Why #BlackGirlMagic Makes Me Proud To Be A Black Woman In 2016

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In case you haven't noticed, black women are having a major moment.

Over the last few years, black women have claimed the spotlight in sports, entertainment and tech industries. In celebration of their efforts, a woman named CaShawn Thompson coined the term #BlackGirlsAreMagic in 2013.

It caught on, evolving into #BlackGirlMagic.

Since then, both Essence and Teen Vogue have rolled out editorials about the idea. Writers laud hardworking black women who've prevailed despite adversity and racism.

Accurately describing this new spirit of unity between black women is difficult. How exactly do I explain why black girls are magic?

The definition of Black Girl Magic lies somewhere between our achievements and our indefinable appeal.

Cori Murray, entertainment editor of Essence, agrees Black Girl Magic is tough to sum up.

"It's hard to break it down, especially in this social media age. Like, how do you do it in 140 characters? You can't," Murray explains, stealing a few moments away from a cover shoot to chat with me. "That's almost denying why this moment is so great."

After only a short pause, she finds the right words.

"We, the black girls, we don't care anymore," she says. "It's okay if you have [racist or sexist] thoughts towards us. We're going to gravitate towards people who aren't putting us into these boxes."

Actress Amandla Stenberg takes the same tone in the newest edition of Teen Vogue. Her interviewer was, notably, Solange Knowles. Case in point.

“As a black girl you grow up internalizing all these messages that say you shouldn't accept your hair or your skin tone or your natural features, or that you shouldn't have a voice, or that you aren't smart,” Stenberg says. “I feel like the only way to fight that is to just be yourself on the most genuine level and to connect with other black girls.”

Being black and a woman means battling twice the oppression.

Turn on your nightly news or scroll through Black Lives Matter leader DeRay McKesson's timeline to see how dismissive society can be to black people.

"It's hard to not to look at [Black Girl Magic] through the lens of the Civil Rights movement, slavery, all of these very negative things that have happened to us," Murray explains.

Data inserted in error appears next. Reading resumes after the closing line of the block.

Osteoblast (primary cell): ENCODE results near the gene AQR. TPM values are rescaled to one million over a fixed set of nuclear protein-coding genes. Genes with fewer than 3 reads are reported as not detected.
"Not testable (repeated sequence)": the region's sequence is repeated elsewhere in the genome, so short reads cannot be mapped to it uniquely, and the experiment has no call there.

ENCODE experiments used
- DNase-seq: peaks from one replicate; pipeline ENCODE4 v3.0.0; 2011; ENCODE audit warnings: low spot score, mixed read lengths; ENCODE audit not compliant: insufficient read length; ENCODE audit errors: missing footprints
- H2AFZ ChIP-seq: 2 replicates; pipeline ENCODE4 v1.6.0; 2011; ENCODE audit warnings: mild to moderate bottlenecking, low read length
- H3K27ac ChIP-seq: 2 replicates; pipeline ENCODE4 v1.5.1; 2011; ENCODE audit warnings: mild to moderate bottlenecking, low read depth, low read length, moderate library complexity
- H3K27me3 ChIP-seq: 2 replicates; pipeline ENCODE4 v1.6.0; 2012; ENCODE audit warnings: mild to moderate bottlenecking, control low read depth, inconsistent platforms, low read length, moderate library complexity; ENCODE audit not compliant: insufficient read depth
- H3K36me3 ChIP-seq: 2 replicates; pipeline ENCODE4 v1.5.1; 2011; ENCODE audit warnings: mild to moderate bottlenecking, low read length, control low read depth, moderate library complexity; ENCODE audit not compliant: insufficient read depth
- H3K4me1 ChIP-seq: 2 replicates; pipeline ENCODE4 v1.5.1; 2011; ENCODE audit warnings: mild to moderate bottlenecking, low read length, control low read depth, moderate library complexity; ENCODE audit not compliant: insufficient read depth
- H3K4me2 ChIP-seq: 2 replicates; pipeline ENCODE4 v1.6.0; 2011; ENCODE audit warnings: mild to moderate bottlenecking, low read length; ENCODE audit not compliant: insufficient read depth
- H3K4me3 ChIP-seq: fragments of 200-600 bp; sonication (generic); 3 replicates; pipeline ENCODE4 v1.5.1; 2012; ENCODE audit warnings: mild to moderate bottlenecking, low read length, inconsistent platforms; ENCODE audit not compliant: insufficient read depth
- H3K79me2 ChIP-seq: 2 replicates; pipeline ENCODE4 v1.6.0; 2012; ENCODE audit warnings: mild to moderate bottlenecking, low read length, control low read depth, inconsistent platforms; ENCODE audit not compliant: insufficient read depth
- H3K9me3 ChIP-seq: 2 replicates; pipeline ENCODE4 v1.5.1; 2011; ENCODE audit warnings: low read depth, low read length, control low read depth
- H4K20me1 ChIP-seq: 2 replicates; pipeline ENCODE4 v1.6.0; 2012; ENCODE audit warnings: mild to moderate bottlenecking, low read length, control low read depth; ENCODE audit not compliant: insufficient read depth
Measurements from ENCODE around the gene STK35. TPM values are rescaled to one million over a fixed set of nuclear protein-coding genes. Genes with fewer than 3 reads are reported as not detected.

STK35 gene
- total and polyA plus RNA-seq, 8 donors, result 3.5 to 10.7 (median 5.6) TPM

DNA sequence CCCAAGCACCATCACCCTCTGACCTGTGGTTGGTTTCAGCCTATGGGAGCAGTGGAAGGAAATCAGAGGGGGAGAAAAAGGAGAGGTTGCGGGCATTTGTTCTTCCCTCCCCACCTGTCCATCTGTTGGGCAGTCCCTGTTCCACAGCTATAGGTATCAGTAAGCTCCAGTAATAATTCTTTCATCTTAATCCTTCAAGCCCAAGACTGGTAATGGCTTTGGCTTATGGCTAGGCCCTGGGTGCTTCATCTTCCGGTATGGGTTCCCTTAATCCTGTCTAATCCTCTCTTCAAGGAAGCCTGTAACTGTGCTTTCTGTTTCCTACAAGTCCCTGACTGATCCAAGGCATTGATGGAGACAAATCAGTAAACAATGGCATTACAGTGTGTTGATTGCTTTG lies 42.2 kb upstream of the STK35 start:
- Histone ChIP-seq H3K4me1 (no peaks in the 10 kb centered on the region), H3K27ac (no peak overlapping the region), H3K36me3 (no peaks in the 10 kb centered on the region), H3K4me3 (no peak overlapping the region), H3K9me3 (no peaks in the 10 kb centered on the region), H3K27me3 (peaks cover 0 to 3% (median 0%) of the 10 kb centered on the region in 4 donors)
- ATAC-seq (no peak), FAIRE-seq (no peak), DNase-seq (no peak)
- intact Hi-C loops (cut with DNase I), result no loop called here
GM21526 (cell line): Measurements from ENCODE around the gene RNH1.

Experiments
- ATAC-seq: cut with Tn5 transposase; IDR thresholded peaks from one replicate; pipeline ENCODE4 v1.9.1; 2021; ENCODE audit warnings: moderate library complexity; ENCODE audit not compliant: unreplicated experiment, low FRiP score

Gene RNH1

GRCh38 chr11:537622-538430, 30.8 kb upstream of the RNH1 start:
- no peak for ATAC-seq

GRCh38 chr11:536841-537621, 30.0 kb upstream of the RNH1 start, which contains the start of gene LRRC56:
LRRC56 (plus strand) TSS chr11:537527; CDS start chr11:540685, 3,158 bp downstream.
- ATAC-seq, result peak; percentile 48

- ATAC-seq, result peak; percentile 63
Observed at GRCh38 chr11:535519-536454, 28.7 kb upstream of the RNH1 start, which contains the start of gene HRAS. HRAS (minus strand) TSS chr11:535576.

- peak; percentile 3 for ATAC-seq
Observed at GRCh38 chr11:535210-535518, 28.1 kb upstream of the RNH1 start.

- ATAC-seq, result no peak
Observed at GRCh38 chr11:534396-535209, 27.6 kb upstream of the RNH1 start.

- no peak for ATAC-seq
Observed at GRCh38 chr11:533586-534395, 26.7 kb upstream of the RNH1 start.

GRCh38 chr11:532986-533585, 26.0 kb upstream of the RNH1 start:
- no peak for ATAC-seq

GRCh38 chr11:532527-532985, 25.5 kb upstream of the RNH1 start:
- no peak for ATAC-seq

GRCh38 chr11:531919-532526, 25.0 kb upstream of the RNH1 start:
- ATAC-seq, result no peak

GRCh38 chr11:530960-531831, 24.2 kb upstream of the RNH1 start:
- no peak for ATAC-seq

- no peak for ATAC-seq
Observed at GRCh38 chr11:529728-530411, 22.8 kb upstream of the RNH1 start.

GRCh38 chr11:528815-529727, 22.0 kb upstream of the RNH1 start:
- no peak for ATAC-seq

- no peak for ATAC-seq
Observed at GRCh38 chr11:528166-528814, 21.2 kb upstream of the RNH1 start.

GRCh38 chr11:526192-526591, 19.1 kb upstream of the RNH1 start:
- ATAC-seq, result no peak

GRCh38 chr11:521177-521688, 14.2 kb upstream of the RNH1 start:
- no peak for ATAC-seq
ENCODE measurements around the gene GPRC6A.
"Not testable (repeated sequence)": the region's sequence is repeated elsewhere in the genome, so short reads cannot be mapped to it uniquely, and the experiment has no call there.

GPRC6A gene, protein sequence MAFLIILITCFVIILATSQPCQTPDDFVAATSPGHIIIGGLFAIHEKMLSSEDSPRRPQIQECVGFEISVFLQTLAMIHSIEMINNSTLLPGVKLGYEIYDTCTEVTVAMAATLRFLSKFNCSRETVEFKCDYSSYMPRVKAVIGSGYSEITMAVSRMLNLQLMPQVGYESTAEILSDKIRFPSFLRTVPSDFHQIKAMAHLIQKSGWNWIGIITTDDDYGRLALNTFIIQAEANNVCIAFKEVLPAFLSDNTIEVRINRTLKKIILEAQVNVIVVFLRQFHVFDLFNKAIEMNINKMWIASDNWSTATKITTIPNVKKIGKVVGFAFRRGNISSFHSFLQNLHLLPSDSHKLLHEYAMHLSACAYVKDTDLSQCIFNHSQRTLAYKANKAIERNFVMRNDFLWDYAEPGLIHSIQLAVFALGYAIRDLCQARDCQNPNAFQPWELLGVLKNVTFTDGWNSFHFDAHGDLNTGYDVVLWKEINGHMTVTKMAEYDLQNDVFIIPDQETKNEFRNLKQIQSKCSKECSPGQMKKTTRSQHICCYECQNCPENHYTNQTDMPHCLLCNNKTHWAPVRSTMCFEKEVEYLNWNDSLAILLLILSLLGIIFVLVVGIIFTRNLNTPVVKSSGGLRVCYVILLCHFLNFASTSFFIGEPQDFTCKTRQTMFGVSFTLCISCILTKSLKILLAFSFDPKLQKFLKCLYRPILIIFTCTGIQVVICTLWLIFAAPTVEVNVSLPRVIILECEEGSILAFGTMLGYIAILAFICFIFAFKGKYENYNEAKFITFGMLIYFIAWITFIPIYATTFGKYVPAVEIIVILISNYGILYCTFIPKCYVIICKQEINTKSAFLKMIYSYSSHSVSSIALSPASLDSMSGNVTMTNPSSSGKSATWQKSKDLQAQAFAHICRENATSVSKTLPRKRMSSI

Imagine being oppressed by cultural history and being a woman, on top of it all.

I can't recall when I finally broke free from the laundry list of stereotypes society places on black women.

There are a string of experiences that have given me overwhelming pride about my full lips (not Kylie-inspired), the sway of my hips and my kinky, natural hair.

Splashed on magazine covers and across Twitter timelines, Black Girl Magic reaffirms and magnifies what's great about being a black woman.

Even when the irrational insecurity of wearing my mane to a job interview or the sting of colorism hits, Black Girl Magic is a reminder that my place in the world matters.

"Constantly surround yourself with [Black Girl Magic] inspiration," Murray suggests, mentioning black girls of the moment Willow Smith, FKA Twigs and Yara Shahidi. "Listen to these young black women and let them inspire you."

Teen actress Zendaya Coleman, for example, took a public stand for black beauty last year. Mattel honored her with her a one-of-a-kind Barbie doll.

"When I was little I couldn't find a Barbie that looked like me, my...how times have changed," she wrote on Instagram.

Because of Black Girl Magic, young black women will never doubt their value.

Chalk it up to Black Girl Magic, at least in part.

"My daughter knows she's black, but I love that it's not the first thing she thinks about if she's shunned on the playground," Murray tells me. "That's not her first thought, where as sometimes that would be my first thought."

Young black women, climbing the professional and personal ranks, will own their identities. Internalizing the movement, they'll support one another and be more vocal.

It's often said that life is about growing into who you are.

Black women, however, must first strip all the things we were taught to hate about ourselves in order to achieve that.

"[Black Girl Magic] allows us to be seen in all of our glory," Murray says. "We've been denied that freedom for so long because of our skin color, because of our gender, but now all of those things none of those things matter."

Black Girl Magic has gained nationwide attention. It has me to celebrating peak black excellence with my sistas, both on and offline.

Black Girl Magic is ours. It is us.